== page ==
I`m with the C = S sound, although the word Encepalphathy I have heard proffesionaly said with a K sound as enKepalofathee.

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The word is derived from the Greek "κεφαλή" (kephalé), meaning head, to which are added: "εν-" (en), meaning inside and "-ιτις" (-itis), meaning inflammation. The word in English has come via Latin, then French.

The C in romance languages is "soft" before E, I, and Y (e.g. receive, decide, cede, city, cyanide, cynical) and "hard" before A, O and U (e.g. cat, cot, cut). Exceptions in French are indicated by the use of the "softening" cedilla: "Français", "Çendrillon". Céphalique in French has no cedilla and should be pronounced "hard": Ke-fa-LICK.

 

In English the classical pronunciation is en-ke-fa-LIGHT-iss. This is consistent with etymology and the French cognate word.

 

All words derived from Greek "Kephalé" are pronounced in a similar way with the "hard" C: Encephalogram, cephalic, cephalopod, encephalin, etc, etc.

 

Similarly, the word Celt is often pronounced with a "soft" C, whereas in Greek "Κέλτοι" (keltoi) and Latin "Celtae" (Keltae) are always pronounced with a "hard" C.

 

As far as the pronunciation of "apoptosis" is concerned, as it is also derived from the Greek, the two "P's" should be pronounced, as they are in the original language: A-pop-TOE-sis.

Edited by NixPix
spelling/syntax

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Related: is it "ah-mee-no" acid or "ah-my-no" acid? In the UK it is near-universally pronounced the latter, but one or two lecturers irritatingly use the former. Input from a few Yanks appreciated. ;)

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Related: is it "ah-mee-no" acid or "ah-my-no" acid? In the UK it is near-universally pronounced the latter, but one or two lecturers irritatingly use the former. Input from a few Yanks appreciated. ;)

 

"One or two"? "Near-universally"?

 

I think you have it the wrong way around there.

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"One or two"? "Near-universally"?

 

I think you have it the wrong way around there.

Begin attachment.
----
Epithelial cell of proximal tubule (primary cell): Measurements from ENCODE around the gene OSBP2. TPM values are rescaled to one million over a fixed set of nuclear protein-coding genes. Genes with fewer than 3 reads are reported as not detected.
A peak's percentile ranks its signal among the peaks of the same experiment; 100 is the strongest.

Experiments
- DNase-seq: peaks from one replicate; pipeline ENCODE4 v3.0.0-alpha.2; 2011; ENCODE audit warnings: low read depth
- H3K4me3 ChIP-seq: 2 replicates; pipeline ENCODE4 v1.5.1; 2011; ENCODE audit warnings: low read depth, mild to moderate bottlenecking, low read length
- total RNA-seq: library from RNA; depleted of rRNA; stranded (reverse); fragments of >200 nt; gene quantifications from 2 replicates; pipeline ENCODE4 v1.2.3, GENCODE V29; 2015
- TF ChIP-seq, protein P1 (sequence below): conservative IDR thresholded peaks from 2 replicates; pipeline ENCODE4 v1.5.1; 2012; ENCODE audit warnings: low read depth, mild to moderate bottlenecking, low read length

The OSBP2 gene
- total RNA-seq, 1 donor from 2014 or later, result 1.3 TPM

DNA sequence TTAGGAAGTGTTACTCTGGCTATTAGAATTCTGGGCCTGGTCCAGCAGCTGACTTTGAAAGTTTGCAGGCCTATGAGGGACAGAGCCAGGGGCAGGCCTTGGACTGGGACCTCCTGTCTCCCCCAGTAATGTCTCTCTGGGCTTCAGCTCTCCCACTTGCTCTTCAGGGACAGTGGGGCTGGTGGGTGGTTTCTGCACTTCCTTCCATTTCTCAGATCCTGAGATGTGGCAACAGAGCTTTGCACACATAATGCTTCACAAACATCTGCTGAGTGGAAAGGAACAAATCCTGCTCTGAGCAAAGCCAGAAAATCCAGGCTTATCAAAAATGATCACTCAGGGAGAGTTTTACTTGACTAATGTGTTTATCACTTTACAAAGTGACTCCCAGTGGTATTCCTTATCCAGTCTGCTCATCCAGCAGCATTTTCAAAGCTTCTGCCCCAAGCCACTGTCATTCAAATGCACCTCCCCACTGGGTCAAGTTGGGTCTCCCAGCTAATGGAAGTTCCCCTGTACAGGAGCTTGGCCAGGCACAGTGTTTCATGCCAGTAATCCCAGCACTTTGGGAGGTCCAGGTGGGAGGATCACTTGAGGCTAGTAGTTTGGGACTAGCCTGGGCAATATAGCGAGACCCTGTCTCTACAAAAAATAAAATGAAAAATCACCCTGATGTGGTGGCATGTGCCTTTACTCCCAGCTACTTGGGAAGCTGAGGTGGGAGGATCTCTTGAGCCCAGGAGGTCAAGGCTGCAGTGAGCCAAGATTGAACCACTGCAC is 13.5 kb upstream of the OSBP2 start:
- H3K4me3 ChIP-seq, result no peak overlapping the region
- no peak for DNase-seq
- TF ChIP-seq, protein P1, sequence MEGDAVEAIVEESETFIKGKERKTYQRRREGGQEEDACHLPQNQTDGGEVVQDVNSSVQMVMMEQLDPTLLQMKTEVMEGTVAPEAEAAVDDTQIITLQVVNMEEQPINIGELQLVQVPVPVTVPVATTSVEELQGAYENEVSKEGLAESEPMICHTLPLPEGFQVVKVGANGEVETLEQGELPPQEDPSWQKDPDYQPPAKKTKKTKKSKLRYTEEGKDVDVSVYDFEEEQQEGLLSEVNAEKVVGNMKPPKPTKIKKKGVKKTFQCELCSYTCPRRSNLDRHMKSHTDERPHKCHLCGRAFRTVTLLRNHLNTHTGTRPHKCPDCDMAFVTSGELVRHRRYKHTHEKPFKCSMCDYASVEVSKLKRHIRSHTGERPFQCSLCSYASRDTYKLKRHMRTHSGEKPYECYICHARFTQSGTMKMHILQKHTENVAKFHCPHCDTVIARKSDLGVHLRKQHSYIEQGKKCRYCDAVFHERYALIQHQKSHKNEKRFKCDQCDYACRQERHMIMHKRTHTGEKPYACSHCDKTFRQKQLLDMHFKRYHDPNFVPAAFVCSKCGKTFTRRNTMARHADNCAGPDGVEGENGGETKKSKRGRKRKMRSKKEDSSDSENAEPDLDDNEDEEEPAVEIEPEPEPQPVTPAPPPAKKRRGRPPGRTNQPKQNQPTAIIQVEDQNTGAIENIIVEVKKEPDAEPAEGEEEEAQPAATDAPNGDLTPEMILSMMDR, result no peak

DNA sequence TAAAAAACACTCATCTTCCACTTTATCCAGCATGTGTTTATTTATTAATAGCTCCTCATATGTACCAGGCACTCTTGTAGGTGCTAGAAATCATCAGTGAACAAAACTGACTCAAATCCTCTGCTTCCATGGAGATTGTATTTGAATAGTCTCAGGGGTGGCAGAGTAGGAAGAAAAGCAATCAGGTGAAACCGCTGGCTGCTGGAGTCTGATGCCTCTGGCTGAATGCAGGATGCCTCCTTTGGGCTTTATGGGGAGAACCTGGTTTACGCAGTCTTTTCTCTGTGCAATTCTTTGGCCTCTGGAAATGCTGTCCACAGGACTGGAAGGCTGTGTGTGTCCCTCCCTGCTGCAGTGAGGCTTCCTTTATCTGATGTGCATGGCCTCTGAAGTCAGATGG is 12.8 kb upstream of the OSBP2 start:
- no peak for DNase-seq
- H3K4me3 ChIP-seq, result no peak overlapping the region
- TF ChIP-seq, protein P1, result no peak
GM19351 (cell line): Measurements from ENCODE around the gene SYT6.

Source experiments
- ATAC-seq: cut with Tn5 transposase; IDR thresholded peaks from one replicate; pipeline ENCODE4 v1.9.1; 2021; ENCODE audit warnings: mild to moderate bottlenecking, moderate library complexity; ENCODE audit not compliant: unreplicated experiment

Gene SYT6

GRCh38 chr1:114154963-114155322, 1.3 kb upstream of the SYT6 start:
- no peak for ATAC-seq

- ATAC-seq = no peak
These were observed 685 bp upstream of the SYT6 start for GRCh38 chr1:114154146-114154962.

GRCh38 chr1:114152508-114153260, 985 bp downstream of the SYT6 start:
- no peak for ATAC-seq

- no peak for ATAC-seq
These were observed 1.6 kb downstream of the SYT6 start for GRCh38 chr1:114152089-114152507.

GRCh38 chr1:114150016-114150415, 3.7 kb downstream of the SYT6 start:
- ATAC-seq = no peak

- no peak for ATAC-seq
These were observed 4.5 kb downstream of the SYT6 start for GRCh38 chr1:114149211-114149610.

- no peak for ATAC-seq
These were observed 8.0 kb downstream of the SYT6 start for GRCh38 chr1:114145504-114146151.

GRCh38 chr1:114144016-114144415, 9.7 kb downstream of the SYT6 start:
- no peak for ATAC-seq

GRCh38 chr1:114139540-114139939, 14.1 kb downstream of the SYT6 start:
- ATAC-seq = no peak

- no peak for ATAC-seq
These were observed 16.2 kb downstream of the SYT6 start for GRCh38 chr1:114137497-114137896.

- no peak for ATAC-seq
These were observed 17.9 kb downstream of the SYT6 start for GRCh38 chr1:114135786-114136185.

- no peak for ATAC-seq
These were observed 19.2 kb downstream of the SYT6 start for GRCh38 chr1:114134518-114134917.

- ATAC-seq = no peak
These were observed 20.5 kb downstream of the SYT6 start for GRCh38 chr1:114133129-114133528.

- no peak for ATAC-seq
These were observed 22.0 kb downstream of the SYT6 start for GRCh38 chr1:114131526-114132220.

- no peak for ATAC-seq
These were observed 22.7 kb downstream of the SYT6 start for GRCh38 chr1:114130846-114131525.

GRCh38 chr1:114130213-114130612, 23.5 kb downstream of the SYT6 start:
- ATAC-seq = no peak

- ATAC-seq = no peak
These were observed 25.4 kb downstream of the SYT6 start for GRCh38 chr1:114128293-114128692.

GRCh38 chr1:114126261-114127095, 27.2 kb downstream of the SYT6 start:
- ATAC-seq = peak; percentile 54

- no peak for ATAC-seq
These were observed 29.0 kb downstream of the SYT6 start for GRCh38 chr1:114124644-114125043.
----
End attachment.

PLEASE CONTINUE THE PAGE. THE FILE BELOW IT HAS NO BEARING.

Nope - I've met maybe two people who say "a-my-no".

 

Edit: whoops. You're right - one or two say "a-my-no", almost all say "a-mee-no". I misread my own post *duh*

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How is the c supposed to be pronounced in words such as encephalitis and encephalopathy?

 

I've always said them with a soft c, but have heard many use a hard c.

 

Most other words with a c between an n and e have a soft c sound..eg. incest, ancestor, so why do people insist of using the hard c when saying encephalitis?? Doesn't make sense to me.

 

I agree, I'm in the soft c camp.


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Consecutive posts merged
Nope - I've met maybe two people who say "a-my-no".

 

Edit: whoops. You're right - one or two say "a-my-no", almost all say "a-mee-no". I misread my own post *duh*

 

When lecturers say "a-my-no" people usually giggle. It's because they're almost always the very posh, upper-class lecturers. It's like the old scone/scooooone thing.

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Heh, I used to take a class with a Scouse lass. Someone made the mistake of saying "scoooone" and was immediately dubbed a "scon 'ead". It stuck. :D

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In England it is pronounced KEFF, in the USA it is pronounced SEFF.

In the future you can look in the dictionary for the correct pronunciation.  Many online dictionaries have icons you can click on to play a recording of the word so you can hear the correct pronunciation.  Often they will say if it is the English pronunciation or the American pronunciation.

https://dictionary.cambridge.org/us/pronunciation/english/encephalitis

Edited by Abendland
Typo "CEFF" when I meant "SEFF"